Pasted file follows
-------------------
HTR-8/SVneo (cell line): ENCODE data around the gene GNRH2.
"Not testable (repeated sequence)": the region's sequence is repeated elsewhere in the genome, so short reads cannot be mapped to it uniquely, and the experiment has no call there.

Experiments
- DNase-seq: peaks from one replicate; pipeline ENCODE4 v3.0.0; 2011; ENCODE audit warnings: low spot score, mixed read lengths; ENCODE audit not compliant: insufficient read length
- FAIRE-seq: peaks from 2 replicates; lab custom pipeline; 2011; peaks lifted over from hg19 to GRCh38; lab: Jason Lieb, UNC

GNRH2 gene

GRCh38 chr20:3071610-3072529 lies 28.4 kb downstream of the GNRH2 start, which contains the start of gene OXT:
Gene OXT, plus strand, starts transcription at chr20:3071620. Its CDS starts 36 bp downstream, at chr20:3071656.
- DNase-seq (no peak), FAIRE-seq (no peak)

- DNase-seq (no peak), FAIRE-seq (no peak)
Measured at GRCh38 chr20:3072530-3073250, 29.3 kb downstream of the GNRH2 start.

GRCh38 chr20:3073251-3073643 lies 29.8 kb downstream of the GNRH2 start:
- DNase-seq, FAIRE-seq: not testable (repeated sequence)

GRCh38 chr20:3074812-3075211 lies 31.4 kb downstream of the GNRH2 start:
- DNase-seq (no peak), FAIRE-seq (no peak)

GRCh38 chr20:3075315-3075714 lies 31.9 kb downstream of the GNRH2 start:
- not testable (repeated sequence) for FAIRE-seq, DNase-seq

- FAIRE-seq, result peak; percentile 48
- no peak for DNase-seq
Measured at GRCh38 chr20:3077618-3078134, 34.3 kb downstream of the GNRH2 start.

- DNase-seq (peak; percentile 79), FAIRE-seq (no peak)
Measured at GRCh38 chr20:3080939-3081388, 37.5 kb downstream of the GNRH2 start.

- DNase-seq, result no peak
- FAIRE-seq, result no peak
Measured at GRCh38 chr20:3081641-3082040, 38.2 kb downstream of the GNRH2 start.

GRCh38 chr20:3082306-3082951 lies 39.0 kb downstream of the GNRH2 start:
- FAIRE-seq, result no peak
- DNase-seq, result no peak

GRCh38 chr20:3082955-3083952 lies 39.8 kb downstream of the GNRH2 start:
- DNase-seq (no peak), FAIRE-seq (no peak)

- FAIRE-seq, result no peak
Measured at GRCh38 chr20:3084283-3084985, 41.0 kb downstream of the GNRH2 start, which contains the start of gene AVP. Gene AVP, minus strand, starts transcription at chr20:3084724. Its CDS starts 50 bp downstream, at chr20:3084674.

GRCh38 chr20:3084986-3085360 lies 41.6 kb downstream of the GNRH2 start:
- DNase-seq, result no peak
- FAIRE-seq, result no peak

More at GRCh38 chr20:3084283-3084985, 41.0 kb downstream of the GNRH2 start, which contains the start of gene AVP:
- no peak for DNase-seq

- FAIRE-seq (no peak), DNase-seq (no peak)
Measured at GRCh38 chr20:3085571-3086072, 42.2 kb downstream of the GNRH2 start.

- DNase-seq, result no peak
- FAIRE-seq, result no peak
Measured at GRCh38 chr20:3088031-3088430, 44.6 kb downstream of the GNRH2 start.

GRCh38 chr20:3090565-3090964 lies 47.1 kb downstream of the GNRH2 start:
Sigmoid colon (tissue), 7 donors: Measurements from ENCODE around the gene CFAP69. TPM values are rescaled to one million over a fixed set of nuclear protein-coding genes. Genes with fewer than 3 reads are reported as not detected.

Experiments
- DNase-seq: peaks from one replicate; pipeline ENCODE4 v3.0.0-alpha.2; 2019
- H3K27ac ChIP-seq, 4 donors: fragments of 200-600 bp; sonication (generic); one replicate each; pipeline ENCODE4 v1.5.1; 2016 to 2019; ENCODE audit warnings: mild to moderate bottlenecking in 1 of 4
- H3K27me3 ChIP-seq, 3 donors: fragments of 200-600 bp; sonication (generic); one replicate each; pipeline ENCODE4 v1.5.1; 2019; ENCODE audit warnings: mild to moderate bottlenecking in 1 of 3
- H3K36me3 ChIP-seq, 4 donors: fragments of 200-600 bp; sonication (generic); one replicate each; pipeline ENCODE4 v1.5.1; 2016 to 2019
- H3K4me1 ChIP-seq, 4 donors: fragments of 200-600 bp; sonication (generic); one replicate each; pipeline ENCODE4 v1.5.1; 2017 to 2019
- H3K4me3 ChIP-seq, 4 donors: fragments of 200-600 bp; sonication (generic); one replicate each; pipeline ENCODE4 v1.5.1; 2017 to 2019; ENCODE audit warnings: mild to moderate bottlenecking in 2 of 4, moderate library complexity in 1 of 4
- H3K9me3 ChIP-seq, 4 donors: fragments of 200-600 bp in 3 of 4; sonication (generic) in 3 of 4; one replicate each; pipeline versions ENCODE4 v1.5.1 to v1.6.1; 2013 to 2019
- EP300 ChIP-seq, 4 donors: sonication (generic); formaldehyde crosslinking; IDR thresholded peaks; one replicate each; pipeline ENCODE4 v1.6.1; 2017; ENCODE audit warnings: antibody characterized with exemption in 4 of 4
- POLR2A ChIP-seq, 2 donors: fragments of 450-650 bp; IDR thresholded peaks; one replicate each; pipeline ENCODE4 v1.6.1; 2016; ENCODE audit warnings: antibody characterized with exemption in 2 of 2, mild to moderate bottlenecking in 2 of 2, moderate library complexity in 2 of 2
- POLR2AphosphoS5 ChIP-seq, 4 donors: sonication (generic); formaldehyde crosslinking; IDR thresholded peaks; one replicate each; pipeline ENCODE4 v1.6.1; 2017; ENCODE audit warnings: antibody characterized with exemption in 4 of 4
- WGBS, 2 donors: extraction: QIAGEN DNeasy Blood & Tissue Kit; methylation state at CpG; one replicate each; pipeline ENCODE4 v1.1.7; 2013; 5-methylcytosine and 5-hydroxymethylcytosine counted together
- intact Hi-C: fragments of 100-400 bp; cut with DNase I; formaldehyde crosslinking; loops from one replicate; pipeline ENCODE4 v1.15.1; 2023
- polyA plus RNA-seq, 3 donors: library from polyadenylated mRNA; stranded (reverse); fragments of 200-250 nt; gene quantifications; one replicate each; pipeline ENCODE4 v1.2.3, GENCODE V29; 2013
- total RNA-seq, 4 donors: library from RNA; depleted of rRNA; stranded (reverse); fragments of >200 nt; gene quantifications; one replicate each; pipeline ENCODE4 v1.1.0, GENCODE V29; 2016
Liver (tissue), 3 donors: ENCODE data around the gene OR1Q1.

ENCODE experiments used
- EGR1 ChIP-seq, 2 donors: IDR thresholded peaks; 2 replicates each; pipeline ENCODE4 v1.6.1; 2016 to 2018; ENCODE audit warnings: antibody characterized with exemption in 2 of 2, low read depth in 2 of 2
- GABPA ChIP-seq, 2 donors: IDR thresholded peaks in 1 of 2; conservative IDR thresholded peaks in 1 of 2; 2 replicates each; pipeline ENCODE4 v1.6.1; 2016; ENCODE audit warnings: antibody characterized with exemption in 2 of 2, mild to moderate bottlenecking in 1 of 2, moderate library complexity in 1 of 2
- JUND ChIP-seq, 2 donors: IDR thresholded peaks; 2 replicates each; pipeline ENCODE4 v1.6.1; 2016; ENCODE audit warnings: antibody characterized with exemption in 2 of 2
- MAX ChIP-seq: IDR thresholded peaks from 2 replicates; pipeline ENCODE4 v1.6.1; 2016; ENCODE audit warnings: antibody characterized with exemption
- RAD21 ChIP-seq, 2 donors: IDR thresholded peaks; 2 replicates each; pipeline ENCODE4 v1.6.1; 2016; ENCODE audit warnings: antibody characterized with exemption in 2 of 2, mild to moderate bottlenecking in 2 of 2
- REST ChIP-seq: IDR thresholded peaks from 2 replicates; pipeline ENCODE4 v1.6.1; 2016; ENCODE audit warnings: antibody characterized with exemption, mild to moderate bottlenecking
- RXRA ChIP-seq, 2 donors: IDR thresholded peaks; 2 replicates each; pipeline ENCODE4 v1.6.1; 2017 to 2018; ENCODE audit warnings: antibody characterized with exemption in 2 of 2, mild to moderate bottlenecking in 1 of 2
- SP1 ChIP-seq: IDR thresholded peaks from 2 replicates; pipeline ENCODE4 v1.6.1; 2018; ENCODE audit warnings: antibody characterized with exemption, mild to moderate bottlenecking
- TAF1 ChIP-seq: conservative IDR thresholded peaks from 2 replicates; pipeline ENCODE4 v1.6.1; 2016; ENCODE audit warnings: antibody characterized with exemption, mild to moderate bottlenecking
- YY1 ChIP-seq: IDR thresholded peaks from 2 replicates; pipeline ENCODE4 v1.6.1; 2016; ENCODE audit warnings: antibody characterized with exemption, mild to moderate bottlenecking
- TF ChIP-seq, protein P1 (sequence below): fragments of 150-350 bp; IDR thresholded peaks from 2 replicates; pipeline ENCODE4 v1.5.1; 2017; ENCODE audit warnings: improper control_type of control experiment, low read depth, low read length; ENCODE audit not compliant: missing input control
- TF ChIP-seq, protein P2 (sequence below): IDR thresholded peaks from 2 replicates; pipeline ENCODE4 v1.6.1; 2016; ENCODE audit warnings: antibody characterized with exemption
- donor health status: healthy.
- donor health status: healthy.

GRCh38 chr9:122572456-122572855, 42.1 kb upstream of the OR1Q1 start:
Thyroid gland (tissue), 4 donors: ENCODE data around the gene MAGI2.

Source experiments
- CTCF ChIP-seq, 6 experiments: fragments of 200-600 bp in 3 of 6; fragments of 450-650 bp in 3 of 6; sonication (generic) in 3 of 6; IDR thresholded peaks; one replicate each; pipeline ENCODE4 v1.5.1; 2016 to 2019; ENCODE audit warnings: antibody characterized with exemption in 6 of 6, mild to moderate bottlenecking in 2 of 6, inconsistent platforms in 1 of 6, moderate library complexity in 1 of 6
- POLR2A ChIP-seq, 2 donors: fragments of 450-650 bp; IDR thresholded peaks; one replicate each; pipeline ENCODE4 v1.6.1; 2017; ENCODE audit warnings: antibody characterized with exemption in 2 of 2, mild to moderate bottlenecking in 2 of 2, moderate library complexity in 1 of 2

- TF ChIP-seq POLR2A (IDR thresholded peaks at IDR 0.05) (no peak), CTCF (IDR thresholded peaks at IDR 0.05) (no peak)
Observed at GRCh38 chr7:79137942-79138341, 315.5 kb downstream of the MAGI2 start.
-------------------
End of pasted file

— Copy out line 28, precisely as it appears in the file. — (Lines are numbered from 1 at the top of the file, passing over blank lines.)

- DNase-seq, result no peak